GOOD

Keeping kids safe a sound investment

Today's Baby Boomers never would have guessed they'd be ponying up half a million dollars to keep kids safe in school. That used to be the job of the School Safety Patrol - a special group of kids with white belts and silver badges. They worked for nothing.

But keeping students safe today involves more than just helping them cross the street or telling them not to run in the halls. In the wake of school shootings across the country, extra measures are being taken these days to make sure school districts are prepared for the worst. Too bad, but it's the new reality.

Fortunately, Oneida County is on board. This past week, County Executive Anthony Picente Jr. announced a number of initiatives, including the allocation of $500,000 to create and help pay for special patrol officers in the school districts that want them.

Picente mentioned the idea at his State of the County address last month. On Tuesday, he cited the lack of action at both the state and federal levels, noting that “we need to look at gun safety, we need to look at school safety, we need to look at mental health issues, we need to look at the entire realm of what’s been taking place in our schools. Here we are some weeks later and you don’t hear anything about it. Well, that’s not the case in Oneida County. Oneida County has and continues to look at ways to keep the community safe.”

Oneida County Sheriff Robert Maciol agrees. He said a safety program has been successful in Whitesboro schools and hopes to see its continued success as other schools begin taking part in it.

Further, Picente announced the addition of four new dispatchers and the creation of a program coordinator position in the department of emergency operations to help develop community safety plans and protocol.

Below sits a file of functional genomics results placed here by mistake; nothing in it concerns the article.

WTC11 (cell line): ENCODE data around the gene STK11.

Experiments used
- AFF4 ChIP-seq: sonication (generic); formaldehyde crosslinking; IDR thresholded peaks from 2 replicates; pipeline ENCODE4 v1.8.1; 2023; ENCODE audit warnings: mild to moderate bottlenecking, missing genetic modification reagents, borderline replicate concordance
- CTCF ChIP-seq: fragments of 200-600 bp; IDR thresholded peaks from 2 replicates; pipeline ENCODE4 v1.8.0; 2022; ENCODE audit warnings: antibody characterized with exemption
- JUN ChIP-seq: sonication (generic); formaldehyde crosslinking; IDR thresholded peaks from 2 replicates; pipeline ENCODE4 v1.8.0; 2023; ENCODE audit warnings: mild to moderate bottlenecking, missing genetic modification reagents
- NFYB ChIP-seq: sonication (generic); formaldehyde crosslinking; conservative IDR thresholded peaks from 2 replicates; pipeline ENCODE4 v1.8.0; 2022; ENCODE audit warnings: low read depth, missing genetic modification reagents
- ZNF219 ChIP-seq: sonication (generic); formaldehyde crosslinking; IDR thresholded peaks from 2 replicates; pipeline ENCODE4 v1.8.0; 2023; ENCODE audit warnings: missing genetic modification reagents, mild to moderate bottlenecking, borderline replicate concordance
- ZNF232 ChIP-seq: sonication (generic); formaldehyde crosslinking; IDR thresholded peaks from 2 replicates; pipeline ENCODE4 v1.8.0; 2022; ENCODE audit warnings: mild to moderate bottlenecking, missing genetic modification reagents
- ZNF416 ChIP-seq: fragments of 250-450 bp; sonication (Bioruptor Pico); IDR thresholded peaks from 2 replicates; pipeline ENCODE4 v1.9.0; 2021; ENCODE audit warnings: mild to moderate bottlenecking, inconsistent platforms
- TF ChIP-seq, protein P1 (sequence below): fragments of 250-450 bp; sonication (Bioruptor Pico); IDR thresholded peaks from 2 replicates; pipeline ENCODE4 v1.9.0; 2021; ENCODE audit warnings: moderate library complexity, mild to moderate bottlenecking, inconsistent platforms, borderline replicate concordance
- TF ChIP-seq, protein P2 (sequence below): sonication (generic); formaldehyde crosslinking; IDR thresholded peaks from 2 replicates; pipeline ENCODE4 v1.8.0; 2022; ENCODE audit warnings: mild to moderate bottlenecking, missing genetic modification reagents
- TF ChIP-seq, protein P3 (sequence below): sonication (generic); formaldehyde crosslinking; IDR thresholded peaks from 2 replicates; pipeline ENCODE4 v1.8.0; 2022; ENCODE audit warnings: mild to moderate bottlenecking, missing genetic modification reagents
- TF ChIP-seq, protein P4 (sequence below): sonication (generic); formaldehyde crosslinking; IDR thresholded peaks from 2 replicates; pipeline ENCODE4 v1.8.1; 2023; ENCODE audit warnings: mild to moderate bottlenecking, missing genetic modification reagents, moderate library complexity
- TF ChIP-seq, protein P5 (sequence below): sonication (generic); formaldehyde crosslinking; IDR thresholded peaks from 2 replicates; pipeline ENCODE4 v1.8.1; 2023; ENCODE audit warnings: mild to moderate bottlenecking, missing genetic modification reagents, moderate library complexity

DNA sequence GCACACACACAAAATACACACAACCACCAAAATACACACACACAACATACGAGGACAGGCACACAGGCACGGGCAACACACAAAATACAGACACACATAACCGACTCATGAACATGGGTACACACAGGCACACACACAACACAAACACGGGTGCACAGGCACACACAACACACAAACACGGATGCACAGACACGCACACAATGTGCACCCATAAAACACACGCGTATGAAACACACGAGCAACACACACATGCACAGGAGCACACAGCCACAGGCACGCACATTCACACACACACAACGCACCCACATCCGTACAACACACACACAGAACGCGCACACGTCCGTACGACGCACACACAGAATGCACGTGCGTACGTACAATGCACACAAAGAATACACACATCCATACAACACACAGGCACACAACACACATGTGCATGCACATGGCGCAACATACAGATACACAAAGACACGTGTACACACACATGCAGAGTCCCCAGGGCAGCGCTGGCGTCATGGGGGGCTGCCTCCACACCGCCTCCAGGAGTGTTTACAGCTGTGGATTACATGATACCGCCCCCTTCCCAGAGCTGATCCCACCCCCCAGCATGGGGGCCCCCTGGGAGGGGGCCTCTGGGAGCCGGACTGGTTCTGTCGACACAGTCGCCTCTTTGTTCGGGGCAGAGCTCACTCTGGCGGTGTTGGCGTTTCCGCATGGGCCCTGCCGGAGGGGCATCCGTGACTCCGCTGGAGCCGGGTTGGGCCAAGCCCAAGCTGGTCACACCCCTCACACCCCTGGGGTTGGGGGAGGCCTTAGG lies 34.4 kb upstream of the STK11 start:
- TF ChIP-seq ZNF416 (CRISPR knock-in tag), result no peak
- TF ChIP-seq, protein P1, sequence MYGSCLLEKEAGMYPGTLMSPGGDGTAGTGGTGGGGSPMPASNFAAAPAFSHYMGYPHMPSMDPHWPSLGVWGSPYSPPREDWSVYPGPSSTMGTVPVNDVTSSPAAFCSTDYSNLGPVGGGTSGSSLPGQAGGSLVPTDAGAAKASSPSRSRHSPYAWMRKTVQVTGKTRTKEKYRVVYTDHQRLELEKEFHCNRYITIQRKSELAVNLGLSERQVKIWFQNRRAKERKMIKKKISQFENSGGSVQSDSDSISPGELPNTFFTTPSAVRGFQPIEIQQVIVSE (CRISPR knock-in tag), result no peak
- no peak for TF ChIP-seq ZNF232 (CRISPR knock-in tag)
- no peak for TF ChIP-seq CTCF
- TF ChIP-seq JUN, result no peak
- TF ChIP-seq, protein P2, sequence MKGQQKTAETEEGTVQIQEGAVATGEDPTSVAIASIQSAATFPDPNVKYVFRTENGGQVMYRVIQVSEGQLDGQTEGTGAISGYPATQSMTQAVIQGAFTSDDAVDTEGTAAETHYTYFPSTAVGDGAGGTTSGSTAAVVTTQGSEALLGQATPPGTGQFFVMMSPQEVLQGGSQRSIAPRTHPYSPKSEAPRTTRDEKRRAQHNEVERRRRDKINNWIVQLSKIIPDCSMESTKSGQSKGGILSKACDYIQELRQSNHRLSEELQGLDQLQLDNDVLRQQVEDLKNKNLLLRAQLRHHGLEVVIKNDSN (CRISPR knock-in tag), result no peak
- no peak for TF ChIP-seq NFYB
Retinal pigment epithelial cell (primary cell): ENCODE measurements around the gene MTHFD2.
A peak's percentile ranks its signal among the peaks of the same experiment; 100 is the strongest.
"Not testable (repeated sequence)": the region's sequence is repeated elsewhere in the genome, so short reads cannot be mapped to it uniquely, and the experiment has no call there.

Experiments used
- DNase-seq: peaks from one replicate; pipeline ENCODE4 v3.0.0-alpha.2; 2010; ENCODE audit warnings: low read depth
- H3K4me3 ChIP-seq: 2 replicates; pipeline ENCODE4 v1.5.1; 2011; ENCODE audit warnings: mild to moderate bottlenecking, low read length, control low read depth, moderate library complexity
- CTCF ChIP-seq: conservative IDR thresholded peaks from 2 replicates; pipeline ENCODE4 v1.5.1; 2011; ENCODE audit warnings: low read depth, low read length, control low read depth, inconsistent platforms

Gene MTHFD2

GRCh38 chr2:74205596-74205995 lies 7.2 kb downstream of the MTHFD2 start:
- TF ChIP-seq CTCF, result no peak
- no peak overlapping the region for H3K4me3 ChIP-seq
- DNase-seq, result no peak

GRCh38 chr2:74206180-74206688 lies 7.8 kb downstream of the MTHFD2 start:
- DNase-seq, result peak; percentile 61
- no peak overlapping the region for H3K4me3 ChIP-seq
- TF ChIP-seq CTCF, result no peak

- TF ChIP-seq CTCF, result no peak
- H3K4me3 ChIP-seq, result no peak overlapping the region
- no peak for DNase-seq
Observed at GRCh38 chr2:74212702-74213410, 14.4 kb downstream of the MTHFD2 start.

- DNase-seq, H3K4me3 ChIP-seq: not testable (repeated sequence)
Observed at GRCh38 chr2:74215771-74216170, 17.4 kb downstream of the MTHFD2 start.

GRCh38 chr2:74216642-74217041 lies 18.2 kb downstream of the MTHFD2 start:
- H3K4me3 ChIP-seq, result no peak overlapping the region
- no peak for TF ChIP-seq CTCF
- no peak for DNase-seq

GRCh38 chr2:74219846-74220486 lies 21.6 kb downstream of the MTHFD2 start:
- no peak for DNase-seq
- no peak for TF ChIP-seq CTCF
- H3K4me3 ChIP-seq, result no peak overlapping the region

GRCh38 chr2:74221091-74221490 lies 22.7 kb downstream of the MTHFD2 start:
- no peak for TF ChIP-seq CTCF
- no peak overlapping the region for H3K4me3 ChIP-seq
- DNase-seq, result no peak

BAD

Bull fight ends in arrest of 5 wranglers

Peter Richardson had a cow when somebody tried to steal his bull.

Who could blame him?

The bull - aptly named Lucky - has been an iconic guardian at the corner of Routes 365 and 31 for at least half a century. It once attracted passers-by to Joel’s Frontyard Steakhouse and more recently to Stampede Steakhouse and Saloon. But the restaurant burned down in January 2016. Lucky was lucky. He was the only survivor.

Last Saturday morning, a group of five men was trying to lasso Lucky and take him away when the current owner arrived and a verbal dispute ensued. Deputies responded and said the men told them the former owner gave them the bull. The five men were arrested and charged with trespassing.

Richardson's father, Buddy, later said that Lucky is now in hiding.

“I’d like to see it go back there,” he said. “It’s kind of a landmark.”

And that's no bull.

 

UGLY

Driver distractions are plentiful

April is National Distracted Driving Awareness Month. And while it's good that police agencies such as the Madison County Sheriff’s Office are cracking down on violators, distracted driving really needs to focus beyond cell phone and texting violations.

Operating a motor vehicle with a dog on your lap is distracted driving. Operating a motor vehicle while drinking hot coffee or eating a slice of gooey pizza is distracted driving. Operating a motor vehicle while putting on lipstick or fiddling with electronic gadgetry like the GPS system is distracted driving.

Targeting cell phone users or drivers who are texting is fine. But there should be some sort of universal "Distracted Driving" law that encompasses anything that interferes with the safe operation of a motor vehicle.

Forbes magazine reported this week that the latest statistics provided by the National Highway Traffic Safety Administration showed that 3,477 people were killed and 391,000 were injured in motor vehicle crashes that involved distracted drivers during 2015 alone. Aside from having to pay a hefty fine, Forbes stated, getting a ticket for distracted driving can increase your auto insurance premiums by an average 16 percent - about $226 a year, according to a study. That's a premium increase of 7,944 percent since 2011, when carriers issued a penalty of just 0.2 percent for those caught texting or talking on a cell phone while driving.

Of course, distracted driving can result is a much worse penalty than that: A life.

Maybe yours.